With their 10th win of the season, the New Orleans Saints clinched the NFC South. However, they need to have home-field advantage to reach the Super Bowl.
It might sound a tad crazy, but it happened on Thanksgiving Night. The New Orleans Saints improved to 10-2 on the season to win the NFC South outright by avenging a loss a few weeks ago to the archrival Atlanta Falcons.
Because the NFC South has been lackluster at best this season, New Orleans can feel good knowing it has a home playoff game coming in January for the entire month of December. The Saints have four more opportunities to improve their playoff positioning, to possibly earn a first-round bye or home-field advantage.
Truth be told, New Orleans needs home-field advantage if the Saints dream of playing in Super Bowl LIV down in Miami this February. Playoff history on the road has not been kind to the Saints. The Saints are 9-11 in their 20 playoff games but are 1-7 in true postseason road games.
Sure, they could buck the trend this year, but New Orleans needs the NFC’s path to Miami to run through the Mercedes-Benz Superdome. Their only true road playoff victory in franchise history came in the NFC Wild Card Round against the Philadelphia Eagles back in 2013. These stats obviously don’t include the Saints’ Super Bowl victory over the Indianapolis Colts back in 2009.
So the Saints have four games left to get to at best 14-2. Can they do it? What is the mark they’ll need to get to so that the Saints can ensure that they will have home-field advantage throughout the NFC playoffs?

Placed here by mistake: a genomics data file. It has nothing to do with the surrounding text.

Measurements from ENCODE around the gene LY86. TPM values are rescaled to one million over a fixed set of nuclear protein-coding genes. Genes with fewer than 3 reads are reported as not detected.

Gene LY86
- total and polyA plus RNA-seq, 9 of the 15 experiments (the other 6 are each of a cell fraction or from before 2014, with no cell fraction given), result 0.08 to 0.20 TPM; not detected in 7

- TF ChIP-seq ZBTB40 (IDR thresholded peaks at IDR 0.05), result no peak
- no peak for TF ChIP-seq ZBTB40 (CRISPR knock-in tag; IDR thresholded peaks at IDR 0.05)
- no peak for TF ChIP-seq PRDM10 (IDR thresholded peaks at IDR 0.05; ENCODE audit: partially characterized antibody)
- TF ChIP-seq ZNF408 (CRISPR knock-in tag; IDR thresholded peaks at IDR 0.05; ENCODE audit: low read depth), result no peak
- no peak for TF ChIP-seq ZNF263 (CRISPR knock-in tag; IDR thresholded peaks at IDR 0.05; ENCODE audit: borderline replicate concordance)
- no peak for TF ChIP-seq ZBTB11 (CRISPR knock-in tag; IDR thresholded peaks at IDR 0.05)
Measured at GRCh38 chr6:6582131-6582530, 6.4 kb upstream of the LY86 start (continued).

New Orleans’ next four games are home vs. the San Francisco 49ers, home vs. the Colts, at the Tennessee Titans and at the division rival Carolina Panthers. The Saints can win all four, but none of these four games will be easy. They could conceivably drop any of these. However, they do need to beat the 49ers next week to have a realistic shot at home-field advantage.
San Francisco is the only team in the NFC with a better record than the Saints. Having the head-to-head tiebreaker will go a long way to ensure that the NFC’s route to Miami will run through New Orleans. The Saints have the head-to-head tiebreaker over the 49ers’ NFC West division rival Seattle Seahawks already, should it be Seattle and not San Francisco who wins the NFC West.
With a win over San Francisco next week, 13-3 or possibly 12-4 should be enough to earn home-field advantage in the NFC. If New Orleans can’t beat the 49ers at home, that might prove very costly. History does not indicate that the Saints are capable of winning an NFC Championship type of game on the road in a place like Levi’s Stadium. There are no easy ones left on the schedule.